Chicken Soup for Your Joints
By Dr. JJ Dugoua ND PhD
When we think of chicken soup and health, we think of sick days spent lying in bed with a cold or the flu, finding solace in a yummy bowl of warm soup. Little did we know that chicken soup may have benefits beyond being a source of comfort food during sickness; chicken cartilage may actually help with arthritis. Cartilage is a form of connective tissue which contains type II collagen, a structural protein in the body.
Cartilage provides a flexible medium between two bones (e.g. a joint) so the two bones may move with respect to one another. In arthritis the cartilage within the joint may be inflamed and/or destroyed, leading to pain, limited movement, loss of joint function and sometimes, crippling consequences.
It is estimated that arthritis affects 43 million people in the United States and costs more than $14 billion each year in medical care, disability payments, reduced productivity and lost wages. There are over 100 types of arthritis, but the two most common types are osteoarthritis (OA) and rheumatoid arthritis (RA). Currently, there is no known cure for arthritis. Most treatment options focus on minimizing symptoms and decreasing, or even stopping, the immune response and subsequent inflammatory process in the body. This is most often accomplished through pharmaceutical drugs, particularly nonsteroidal anti-inflammatory drugs (NSAIDs).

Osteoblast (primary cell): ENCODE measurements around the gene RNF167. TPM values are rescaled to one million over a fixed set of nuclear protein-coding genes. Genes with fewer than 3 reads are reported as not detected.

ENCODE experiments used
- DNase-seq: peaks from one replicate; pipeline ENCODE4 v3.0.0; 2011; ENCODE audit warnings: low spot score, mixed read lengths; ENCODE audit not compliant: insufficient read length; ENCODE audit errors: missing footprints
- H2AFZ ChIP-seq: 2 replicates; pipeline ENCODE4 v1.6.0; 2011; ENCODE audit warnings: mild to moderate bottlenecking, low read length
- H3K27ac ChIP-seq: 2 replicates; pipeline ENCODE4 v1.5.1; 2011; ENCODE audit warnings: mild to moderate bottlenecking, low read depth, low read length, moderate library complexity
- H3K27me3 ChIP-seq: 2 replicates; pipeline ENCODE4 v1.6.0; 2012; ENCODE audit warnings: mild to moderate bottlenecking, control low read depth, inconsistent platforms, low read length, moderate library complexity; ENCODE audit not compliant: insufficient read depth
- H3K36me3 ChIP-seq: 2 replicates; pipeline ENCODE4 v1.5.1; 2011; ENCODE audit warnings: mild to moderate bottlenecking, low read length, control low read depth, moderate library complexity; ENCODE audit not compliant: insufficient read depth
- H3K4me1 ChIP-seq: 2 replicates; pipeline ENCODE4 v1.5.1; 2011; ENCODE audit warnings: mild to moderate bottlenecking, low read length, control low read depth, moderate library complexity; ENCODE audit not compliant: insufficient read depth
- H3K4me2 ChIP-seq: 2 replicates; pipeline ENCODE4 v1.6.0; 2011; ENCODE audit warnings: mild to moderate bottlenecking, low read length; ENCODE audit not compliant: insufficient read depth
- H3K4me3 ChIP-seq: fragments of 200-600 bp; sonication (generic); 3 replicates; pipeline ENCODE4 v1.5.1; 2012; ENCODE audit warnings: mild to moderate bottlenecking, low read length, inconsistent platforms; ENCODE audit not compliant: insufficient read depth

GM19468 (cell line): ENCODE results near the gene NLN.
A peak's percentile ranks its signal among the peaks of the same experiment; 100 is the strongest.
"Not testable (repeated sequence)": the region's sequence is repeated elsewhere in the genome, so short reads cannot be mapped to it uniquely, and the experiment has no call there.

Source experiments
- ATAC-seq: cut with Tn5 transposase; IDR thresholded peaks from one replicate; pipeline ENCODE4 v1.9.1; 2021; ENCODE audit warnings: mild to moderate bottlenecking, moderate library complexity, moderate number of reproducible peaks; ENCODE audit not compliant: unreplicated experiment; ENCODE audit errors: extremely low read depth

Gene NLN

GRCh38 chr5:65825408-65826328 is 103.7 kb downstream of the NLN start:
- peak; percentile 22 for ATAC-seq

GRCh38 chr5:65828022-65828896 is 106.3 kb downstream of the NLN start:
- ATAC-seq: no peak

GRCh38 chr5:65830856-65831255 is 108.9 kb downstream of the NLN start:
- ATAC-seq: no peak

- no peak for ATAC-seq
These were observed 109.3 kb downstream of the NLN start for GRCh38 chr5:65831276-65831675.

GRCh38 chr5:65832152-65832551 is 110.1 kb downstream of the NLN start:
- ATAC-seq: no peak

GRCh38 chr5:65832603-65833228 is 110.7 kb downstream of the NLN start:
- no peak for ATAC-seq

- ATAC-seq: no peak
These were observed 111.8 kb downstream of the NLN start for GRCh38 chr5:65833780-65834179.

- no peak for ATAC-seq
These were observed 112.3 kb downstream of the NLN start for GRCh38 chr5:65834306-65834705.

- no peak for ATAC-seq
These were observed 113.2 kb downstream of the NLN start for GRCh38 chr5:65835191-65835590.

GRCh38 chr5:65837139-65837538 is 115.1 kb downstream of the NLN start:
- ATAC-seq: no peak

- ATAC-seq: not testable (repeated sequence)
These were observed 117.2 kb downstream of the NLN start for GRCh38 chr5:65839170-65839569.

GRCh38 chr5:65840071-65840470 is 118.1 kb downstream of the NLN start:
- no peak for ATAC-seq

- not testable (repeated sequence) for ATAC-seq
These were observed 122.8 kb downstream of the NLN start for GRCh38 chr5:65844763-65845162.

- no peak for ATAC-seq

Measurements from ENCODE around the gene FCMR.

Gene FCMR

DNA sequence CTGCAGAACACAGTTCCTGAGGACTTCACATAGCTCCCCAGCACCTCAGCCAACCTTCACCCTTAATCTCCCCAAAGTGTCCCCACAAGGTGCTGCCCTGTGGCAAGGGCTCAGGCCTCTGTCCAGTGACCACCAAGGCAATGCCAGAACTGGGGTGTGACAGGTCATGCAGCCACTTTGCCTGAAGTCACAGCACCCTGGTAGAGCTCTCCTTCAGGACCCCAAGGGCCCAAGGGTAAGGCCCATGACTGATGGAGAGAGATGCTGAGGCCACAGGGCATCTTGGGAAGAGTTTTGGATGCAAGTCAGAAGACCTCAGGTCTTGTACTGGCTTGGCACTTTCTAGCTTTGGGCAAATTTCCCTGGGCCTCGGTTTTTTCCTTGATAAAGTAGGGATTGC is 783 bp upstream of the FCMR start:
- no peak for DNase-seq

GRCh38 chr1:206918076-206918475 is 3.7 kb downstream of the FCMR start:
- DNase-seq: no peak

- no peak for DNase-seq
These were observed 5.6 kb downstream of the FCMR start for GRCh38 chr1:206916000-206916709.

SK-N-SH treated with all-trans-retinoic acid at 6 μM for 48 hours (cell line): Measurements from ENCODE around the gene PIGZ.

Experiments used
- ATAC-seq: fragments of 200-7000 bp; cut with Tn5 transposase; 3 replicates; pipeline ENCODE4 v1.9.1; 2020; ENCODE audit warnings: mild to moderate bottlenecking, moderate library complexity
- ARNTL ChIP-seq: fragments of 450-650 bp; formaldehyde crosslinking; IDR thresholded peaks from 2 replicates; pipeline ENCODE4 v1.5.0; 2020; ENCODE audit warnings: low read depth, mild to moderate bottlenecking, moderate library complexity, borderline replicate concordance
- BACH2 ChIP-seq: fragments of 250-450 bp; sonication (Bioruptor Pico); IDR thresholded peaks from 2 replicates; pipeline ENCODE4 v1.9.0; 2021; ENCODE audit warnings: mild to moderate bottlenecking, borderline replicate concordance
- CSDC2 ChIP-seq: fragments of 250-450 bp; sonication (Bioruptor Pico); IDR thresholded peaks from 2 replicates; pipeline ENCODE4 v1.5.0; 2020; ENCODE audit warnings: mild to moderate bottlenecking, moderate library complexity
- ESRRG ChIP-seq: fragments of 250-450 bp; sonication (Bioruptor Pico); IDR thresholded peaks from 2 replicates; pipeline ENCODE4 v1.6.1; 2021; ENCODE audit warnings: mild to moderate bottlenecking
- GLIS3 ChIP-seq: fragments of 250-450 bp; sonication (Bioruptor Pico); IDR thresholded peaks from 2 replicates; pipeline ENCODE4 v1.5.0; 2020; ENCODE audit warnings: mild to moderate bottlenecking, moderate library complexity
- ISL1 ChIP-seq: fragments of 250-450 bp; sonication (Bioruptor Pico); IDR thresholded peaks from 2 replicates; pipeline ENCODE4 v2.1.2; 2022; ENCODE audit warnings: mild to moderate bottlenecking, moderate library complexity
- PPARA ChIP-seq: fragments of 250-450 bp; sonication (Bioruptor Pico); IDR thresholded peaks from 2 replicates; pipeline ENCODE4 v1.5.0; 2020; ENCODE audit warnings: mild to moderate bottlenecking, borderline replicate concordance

In arthritis, the body creates immune complexes that attack the joint. Recent research, however, has provided evidence that the signal to attack joints in the body could possibly be retrained through the intake of chicken collagen type II. The theory behind the use of chicken cartilage revolves around retraining the immune system to no longer attack itself, thereby no longer attacking the cartilage in the joint. Researchers believe that by ingesting cartilage orally, the immune tissue in the gut (gut-associated lymphoid tissue) will facilitate the body’s tolerance to cartilage and thereby prevent an attack on its own joint cartilage. Laboratory studies have shown that the ingestion of chicken collagen deactivates certain white blood cells (killer T-cells) responsible for autoimmune disease.
A pilot study was conducted at the Department of Pharmacy Sciences at Creighton University Medical Center, Omaha, Nebraska on the oral intake of chicken collagen for the treatment of arthritis. Five female subjects (aged 58 to 78 years) suffering from significant joint pain received 10 mg of chicken collagen per day (glycosylated undenatured type II collagen) for 42 days. After 42 days, the women reported a significant reduction in pain, morning stiffness and stiffness after periods of rest, reduced pain that worsens with use of the affected joint and reported reduced loss of range of motion and function. The authors concluded that chicken collagen was an effective and novel therapy for treating symptoms of OA and RA.
Although the above-mentioned study is small and further research is needed to confirm its usefulness, there is promise that chicken collagen may be an effective treatment option for arthritic patients. Until we known for sure, don’t throw away your chicken bones.